SAN FRANCISCO -- Though Todd Wellemeyer is officially listed as the Giants' starting pitcher for Friday night's series opener against the Houston Astros at AT&T Park, it's possible that Tim Lincecum could be moved up a day and would start that game instead.Without mentioning names, manager Bruce Bochy didn't rule out a possible juggling of the rotation.
"We're talking about some things," Bochy said Tuesday when asked if the Giants would stick with their current alignment. He added that he'd probably finalize his pitching plans later Tuesday or Wednesday.Lincecum would pitch on his usual four days' rest if he started Friday and would receive an extra day's break if he worked Saturday -- which might be preferable, since he threw 116 pitches in six innings last Sunday at New York. Lincecum's the only Giant among the top four starters who's subject to being moved up, since he pitched immediately before Monday's scheduled off-day. If Lincecum were to start Friday, Wellemeyer would pitch Saturday so Barry Zito, Matt Cain and Jonathan Sanchez could get their regular rest.
F. Sanchez shines in first rehab game
SAN FRANCISCO -- Giants second baseman Freddy Sanchez opened his injury rehabilitation assignment with high-Class A San Jose in rousing fashion Tuesday night, doubling twice in four at-bats and driving in three runs at Visalia.Sanchez, recovering from left shoulder surgery, grounded out and flied out in his first two plate appearances before rapping his hits. His first double drove in one run before his next sent home a pair. Sanchez sustained injuries to his shoulder and left knee toward the end of last season, but his knee hasn't been an issue this year. "It is encouraging," manager Bruce Bochy said. "It looks like he's on his way. Hopefully we'll have him up here pretty soon."
Burriss visits Giants to continue rehab
SAN FRANCISCO -- Infielder Emmanuel Burriss, who has recovered enough from left foot surgery to perform baseball-related activities, arrived Tuesday to spend the homestand working out with the club."We'll get a measuring stick of where he is [in his recovery]," manager Bruce Bochy said, adding, "A little change of scenery keeps you motivated." Burriss said that he hopes to begin playing in the Minors on an injury rehabilitation assignment in four weeks. At best, he said, he might be able to rejoin the Giants before the All-Star break if the club needed him. "This team's rolling," he said. "I just want to be a part of it." Burriss, 25, has been rehabilitating at the Giants' training complex in Scottsdale, Ariz., since undergoing his procedure in late March. He said that he began taking ground balls last week and has no pain in the foot, which he broke for the second time in eight months in early March.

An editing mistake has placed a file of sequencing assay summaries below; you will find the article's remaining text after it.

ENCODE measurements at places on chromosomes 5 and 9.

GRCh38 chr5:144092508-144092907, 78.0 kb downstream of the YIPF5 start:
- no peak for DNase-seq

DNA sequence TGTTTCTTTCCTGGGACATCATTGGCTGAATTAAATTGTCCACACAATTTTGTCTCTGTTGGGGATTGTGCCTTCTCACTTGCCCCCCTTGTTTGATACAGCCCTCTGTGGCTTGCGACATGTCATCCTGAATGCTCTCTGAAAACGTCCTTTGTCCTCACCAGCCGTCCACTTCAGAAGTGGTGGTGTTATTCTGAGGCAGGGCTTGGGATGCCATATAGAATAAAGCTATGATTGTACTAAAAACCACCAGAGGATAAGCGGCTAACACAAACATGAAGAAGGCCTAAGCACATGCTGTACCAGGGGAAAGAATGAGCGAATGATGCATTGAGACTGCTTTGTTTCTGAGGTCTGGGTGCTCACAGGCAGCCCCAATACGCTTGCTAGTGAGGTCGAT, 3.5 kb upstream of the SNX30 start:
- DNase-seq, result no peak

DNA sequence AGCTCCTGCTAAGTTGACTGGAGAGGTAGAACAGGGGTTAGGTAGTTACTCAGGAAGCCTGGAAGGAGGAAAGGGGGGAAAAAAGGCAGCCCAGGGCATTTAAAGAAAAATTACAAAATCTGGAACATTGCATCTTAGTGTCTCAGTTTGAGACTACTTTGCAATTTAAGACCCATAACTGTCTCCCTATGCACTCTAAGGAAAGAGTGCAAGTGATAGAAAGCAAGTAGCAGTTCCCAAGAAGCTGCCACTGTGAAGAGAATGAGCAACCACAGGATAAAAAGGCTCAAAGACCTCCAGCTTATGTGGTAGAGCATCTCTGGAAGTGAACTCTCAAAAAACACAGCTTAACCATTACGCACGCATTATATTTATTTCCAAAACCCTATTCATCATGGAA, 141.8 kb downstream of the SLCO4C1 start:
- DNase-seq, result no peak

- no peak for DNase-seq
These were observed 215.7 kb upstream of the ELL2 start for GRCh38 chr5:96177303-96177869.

Bowker making mark in a pinch
SAN FRANCISCO -- Pinch-hitting is probably not the niche John Bowker wanted to find with the Giants as the season started. But his success off the bench has made a definite impression with manager Bruce Bochy."I like the at-bats he has been giving us," Bochy said of Bowker. "He looks more comfortable in the role." Bochy acknowledged that pinch-hitting, which is difficult under any circumstance, usually is particularly challenging for younger players such as Bowker for an obvious reason: They lack experience. Most accomplished pinch-hitters were regulars at some juncture in their careers. In fact, Bochy said that Bowker eventually "is going to get some starts." Bowker, the Giants' Opening Day right fielder who lost his job to Nate Schierholtz, maintains a simple approach when he pinch-hits.
"I try to hit the fastball," said Bowker, who entered Tuesday batting .375 (3-for-8) off the bench. "You've got one at-bat; you don't want to miss that good pitch."Bowker had a particularly productive series last weekend at New York, where he homered off Mets closer Francisco Rodriguez to tie the score in Friday's ninth inning, drew a walk Saturday and coaxed another walk Sunday in front of Aaron Rowand's go-ahead home run in the eighth inning.
Chris Haft is a reporter for MLB.com. This story was not subject to the approval of Major League Baseball or its clubs.